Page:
If water were to enter the pump stations the pumps would have to be replaced, most likely along with the electrical system. Some of these parts are ordered from China and would take at least 4-6 weeks to arrive. The system would be repaired and tested after that. All of the pump stations are vulnerable, but the stations at Greensboro Street (500 Block), the station in the 800 block and the station in Holden Beach West are especially vulnerable. They are located about 30″ above the ground in some of the lowest points on the island. The stations at Greensboro St. and in the 800 block are near the marshes that were historically inlets on our beach. To understand how the vacuum sewer system works with photos and diagrams click here.
The pump stations are not watertight. They are vulnerable to not only an over-wash but also a large “rainmaker” could cause enough flooding to knock one out. Should the sewer system be non-functioning all the homes and businesses “upstream” would be required to be declared condemned by the building inspector due to lack of sanitary sewer.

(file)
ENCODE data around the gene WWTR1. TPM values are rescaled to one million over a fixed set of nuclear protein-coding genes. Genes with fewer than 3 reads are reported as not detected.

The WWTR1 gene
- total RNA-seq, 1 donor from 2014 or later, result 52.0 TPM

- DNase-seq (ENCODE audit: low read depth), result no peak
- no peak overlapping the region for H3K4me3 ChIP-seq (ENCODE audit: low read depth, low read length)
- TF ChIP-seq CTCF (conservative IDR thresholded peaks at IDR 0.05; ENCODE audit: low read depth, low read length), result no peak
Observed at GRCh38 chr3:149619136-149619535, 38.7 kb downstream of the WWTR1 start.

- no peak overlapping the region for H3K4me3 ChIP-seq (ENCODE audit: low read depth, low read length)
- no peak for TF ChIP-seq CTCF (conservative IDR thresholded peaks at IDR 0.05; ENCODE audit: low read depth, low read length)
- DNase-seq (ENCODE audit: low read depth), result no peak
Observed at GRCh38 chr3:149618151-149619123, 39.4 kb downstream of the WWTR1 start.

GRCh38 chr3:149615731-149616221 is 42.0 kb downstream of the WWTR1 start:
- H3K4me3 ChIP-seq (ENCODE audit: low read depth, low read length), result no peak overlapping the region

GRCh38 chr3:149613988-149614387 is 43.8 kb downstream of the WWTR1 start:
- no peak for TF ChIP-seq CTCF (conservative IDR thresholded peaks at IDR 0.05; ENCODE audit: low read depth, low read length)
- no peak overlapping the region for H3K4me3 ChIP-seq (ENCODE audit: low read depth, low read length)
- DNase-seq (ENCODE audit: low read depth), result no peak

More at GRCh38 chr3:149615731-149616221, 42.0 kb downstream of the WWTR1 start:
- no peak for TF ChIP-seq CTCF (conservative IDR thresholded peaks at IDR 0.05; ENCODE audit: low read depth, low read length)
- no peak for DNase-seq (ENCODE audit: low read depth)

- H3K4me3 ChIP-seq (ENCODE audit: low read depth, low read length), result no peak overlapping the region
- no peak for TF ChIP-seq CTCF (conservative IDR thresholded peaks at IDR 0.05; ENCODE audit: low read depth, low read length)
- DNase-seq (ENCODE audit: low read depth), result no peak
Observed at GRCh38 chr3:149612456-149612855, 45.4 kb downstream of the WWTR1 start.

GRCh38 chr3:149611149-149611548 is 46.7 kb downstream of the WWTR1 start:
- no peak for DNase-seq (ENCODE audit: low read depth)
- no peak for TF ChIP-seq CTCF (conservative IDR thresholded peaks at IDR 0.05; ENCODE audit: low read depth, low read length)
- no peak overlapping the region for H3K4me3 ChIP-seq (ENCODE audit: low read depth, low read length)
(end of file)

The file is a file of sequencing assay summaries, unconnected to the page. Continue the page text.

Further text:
The result of a sewer system failure could be catastrophic. For property owners who rent their homes, many weeks of income would be in jeopardy. Full-time residents would be forced out of their homes for an extended period of time. Area businesses who make most of their income in the “100 days of summer” would be hurt if the problem occurred during tourist season. For the Town, there would be a loss of BPART funds, but more importantly, it could impact the value of homes and the tax base on the island in the long term. Potential buyers would weigh the vulnerabilities of the sewer system when deciding where to buy. Other neighboring islands do not have this sewer issue.
What does this mean for me?
- Everyone should be aware that the issue exists and plan accordingly.
- If you are a full-time resident, take this into account when making your emergency evacuation plan.
- Watch for the issue to be brought up regarding taxes. According to information discussed at the Budget Workshops, this will be an expensive and time-consuming problem to solve.
The Board of Commissioners formed a Sewer Advisory Committee to study the issue. The committee developed recommendations and presented their findings to the Commissioners. You can read the Sewer Advisory Committee’s report here.
The Commissioners opted to get a second opinion and hired a local engineering firm to evaluate the issue. Their report was presented at the April 2017 BOC meeting.
The Commissioners hired an engineering firm to develop plans to update the system, starting with Station 4 in the west end. Construction should start Summer 2018.